An eerily deserted Robberg 5 Beach in Plettenberg Bay stands void of any life in the middle of what is usually one of its busiest times of the year. Picture: David Ritchie/African News Agency(ANA)
An eerily deserted Robberg 5 Beach in Plettenberg Bay stands void of any life in the middle of what is usually one of its busiest times of the year. Picture: David Ritchie/African News Agency(ANA)

Anger over closure of Garden Route beaches

By Marvin Charles, Sisonke Mlamla Time of article published Dec 17, 2020

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Cape Town – The government’s move to enforce stricter lockdown measures, including the closure of some beaches in Covid-19 “hotspots” has prompted DA politicians to cry foul, with legal action to halt what they described as an unconstitutional overreach.

On the first day of the new measures, the Garden Route’s beaches from Keurboomstrand right through to Witsand were deserted as bathers adhered to the new restrictions.

Garden Route District Municipality mayor Memory Booysen (DA) said: “We are not satisfied with these regulations and we are challenging it with the Presidency. What we want is some leniency because why should we be treated any differently to KwaZulu-Natal. We want at least people to spend time on the beach. This will have a devastating impact on the businesses surrounding the beaches and the accommodation industry.”

Booysen said the decision was “irrational”.

“They (the government) did not take the impact this will have into consideration and it makes no scientific sense. The public is very upset and they don’t know who to blame,” he said.

In areas with the highest rate of infection, beaches and public parks will be closed for the duration of the festive season from December 16 to January 16, 2021.This applies to all of the Eastern Cape, as well as the Garden Route district in the Western Cape. In KwaZulu-Natal, beaches and public parks will be closed on what are traditionally the busiest days of the season. These days are the 16th, 25th, 26th and 31st of December and the 1st, 2nd and 3rd of January 2021.

AfriForum along with The Great Brak River Business Forum, and a guest-house owner have filed an urgent court application in the North Gauteng High Court in a bid for Garden Route beaches to reopen during the festive season. They want the court to rule that the regulation is invalid and unconstitutional.

AfrForum’s head of campaigns Monique Taute said: “It is unconstitutional and discriminatory to close certain beaches given the enormous economic impact that it will have on especially coastal towns, that have been suffering the whole year due to the lockdown regulations. The December holiday is an opportunity to recover their economies to an extent and the closing of the beaches will lead to immense, irreparable damage for the businesspeople of these towns.”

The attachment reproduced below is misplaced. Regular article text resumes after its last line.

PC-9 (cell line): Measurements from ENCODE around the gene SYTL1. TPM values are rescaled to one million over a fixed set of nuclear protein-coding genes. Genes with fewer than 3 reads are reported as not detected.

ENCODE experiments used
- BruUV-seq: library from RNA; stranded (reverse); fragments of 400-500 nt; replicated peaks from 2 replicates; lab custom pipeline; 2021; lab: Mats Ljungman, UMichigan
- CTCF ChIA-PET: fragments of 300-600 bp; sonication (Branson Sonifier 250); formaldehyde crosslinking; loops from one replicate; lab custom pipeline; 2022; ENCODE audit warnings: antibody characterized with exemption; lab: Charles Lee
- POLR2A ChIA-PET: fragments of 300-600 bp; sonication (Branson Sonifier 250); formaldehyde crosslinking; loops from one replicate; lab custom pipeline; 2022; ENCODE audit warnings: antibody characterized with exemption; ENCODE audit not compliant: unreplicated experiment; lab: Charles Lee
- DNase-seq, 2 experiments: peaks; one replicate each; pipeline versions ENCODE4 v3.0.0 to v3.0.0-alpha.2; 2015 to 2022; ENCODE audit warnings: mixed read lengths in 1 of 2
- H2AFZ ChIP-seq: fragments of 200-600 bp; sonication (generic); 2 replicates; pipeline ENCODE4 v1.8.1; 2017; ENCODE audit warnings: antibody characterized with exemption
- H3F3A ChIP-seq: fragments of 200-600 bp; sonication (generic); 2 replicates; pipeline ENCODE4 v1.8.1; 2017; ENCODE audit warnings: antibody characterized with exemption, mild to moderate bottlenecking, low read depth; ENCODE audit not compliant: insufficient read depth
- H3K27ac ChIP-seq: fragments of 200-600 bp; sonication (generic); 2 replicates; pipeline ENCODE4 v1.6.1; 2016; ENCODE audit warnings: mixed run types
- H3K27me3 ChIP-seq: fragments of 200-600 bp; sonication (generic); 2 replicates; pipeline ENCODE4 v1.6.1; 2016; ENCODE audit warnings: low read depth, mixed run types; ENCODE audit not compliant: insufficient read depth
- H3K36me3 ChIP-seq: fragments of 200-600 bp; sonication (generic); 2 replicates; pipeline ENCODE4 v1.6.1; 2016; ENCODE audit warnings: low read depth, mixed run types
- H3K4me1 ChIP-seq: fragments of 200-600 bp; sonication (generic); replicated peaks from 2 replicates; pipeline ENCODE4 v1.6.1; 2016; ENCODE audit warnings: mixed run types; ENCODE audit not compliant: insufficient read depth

According to AfriForum the limiting of access to beaches, that are public property, amounts to the restriction of a basic human right.

In court papers, Great Brak River Business Forum chairperson Wilhelm de Wet, guest-house owner Louis Cook and AfriForum, argued the decision to shut down Garden Route beaches between December 16 and January 3 was draconian and inconsiderate, and was against the interest of thousands of people employed in various sectors in the area. They argue in court papers the decision will have a dire impact on the Garden Route region, saying it is the seventh most popular tourism destination in South Africa and the businesses in the area rely on the festive season to provide a financial boon that is required to sustain their businesses.

Premier Alan Winde has also called on President Cyril Ramaphosa to reconsider the closure of beaches along the Garden Route, “The decision to close the Garden Route’s beaches for the entire festive season will deal a devastating blow to that district’s economy which is highly reliant on tourism for survival. This will result in major job losses and is of great concern to me,” said Winde.

DA leader John Steenhuisen has written to Ramaphosa and Cooperative Governance and Traditional Affairs Minister Nkosazana Dlamini Zuma, requesting they justify on which basis the decision was taken to close the beaches in the Garden Route District.

Steenhuisen said: “Such a regulation will also be the final nail in the coffin for the Garden Route’s coastal economies which are nearing total collapse. It was very clear from the start that the Western Cape did not want beach closures, nor did the province need them. The national government has blatantly ignored these requests.”

The president's spokesperson Tyrone Seale told the Cape Argus, “The Presidency is well aware of the request and we will provide submissions to Mr Steenhuisen.”

Meanwhile, Police Minister Bheki Cele visited beaches in Cape Town yesterday to ensure beachgoers were adhering to Covid-19 regulations.

Cele visited nine beaches: Strand, Macassar, Monwabisi, Mnandi, Strandfontein, Muizenberg, Camps Bay, Clifton and Big Bay. Cele's day-long visit to various beaches included the inspection of operational deployments as well as the assessment of adherence to lockdown regulations.

Cape Argus

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